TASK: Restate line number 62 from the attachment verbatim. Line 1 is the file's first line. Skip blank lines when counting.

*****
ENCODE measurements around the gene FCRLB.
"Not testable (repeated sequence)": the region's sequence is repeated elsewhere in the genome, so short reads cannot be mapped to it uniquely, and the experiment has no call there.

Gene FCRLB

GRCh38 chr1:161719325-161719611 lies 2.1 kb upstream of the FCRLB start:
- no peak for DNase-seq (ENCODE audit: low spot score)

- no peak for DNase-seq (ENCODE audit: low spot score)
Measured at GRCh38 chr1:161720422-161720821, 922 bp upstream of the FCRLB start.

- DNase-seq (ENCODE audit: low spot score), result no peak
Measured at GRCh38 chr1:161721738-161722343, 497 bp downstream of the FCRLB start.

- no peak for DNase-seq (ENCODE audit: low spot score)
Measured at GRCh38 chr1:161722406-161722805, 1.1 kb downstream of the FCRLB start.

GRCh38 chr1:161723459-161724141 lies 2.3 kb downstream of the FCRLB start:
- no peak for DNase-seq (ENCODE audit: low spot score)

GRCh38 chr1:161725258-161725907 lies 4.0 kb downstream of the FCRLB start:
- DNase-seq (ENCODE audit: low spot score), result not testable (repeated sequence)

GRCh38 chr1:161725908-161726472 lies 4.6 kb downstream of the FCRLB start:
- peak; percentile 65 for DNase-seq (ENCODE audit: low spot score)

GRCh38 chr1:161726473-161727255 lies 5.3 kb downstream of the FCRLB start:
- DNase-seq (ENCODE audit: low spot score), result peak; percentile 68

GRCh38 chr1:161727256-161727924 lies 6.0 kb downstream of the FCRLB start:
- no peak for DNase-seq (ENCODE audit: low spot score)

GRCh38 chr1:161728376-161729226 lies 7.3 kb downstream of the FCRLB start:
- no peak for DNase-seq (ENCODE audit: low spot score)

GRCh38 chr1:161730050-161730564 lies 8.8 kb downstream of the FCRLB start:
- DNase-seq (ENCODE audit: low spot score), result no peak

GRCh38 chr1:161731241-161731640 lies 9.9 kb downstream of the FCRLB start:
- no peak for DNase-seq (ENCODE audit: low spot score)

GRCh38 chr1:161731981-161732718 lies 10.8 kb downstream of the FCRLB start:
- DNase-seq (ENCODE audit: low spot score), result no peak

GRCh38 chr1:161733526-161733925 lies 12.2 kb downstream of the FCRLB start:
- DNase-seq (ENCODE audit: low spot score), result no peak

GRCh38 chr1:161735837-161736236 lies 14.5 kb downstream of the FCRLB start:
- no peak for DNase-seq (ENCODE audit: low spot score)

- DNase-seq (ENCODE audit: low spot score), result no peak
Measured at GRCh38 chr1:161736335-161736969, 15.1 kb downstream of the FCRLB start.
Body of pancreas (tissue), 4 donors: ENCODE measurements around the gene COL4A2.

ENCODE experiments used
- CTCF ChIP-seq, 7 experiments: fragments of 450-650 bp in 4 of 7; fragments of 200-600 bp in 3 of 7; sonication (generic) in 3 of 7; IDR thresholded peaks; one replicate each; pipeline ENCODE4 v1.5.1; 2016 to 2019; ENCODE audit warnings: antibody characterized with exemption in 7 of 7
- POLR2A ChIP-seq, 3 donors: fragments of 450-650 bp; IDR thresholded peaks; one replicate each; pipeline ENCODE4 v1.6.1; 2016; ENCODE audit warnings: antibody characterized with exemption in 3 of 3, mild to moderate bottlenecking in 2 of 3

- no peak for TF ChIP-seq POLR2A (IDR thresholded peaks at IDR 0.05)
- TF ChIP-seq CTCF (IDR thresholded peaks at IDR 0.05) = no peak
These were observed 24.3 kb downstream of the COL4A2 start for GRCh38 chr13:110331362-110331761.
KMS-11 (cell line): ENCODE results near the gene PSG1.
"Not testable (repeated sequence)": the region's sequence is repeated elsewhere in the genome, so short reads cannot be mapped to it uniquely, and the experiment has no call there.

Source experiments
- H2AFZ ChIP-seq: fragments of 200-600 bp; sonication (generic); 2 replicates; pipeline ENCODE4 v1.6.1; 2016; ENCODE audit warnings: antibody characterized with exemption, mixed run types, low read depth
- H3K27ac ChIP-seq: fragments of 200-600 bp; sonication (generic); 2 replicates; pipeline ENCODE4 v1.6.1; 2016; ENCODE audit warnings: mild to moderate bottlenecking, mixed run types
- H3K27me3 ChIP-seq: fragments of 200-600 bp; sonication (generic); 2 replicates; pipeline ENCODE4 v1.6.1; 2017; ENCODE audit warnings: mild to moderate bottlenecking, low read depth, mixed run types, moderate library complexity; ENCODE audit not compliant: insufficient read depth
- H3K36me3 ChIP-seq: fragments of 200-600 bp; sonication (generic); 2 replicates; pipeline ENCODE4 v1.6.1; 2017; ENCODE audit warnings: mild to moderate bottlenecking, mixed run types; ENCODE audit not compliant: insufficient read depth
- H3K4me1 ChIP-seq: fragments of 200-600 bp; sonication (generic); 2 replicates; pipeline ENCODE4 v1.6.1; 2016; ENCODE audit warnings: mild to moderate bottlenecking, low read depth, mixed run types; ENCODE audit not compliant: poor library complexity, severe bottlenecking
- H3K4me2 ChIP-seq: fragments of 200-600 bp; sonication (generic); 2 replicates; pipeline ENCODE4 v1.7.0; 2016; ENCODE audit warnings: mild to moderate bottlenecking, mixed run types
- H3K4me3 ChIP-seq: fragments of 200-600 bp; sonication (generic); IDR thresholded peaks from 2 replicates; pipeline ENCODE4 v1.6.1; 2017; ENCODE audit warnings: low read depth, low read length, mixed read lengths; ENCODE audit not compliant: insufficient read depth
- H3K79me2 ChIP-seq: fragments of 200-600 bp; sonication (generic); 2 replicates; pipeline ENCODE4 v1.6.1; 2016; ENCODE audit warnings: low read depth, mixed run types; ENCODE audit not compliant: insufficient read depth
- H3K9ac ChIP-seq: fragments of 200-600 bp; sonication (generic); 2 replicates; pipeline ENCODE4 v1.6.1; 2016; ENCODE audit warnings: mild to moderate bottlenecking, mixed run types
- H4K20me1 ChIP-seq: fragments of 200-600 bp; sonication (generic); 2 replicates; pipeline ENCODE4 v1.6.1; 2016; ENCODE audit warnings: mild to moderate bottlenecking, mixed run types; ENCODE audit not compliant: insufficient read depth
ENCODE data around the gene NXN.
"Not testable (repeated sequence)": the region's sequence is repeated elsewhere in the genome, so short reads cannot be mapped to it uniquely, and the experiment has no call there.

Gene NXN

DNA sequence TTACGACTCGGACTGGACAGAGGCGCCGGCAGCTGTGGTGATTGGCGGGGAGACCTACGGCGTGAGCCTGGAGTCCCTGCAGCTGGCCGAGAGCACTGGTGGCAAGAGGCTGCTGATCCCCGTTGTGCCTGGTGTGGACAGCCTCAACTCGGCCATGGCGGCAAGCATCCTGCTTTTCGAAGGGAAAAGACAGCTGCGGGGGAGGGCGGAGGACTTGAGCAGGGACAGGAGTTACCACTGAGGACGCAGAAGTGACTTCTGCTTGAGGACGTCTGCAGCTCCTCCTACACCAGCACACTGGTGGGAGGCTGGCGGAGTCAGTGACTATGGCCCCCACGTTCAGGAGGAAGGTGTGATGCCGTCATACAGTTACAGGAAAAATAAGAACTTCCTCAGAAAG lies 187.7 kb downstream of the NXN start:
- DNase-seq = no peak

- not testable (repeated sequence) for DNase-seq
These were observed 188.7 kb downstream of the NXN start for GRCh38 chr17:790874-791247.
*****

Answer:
These were observed 188.7 kb downstream of the NXN start for GRCh38 chr17:790874-791247.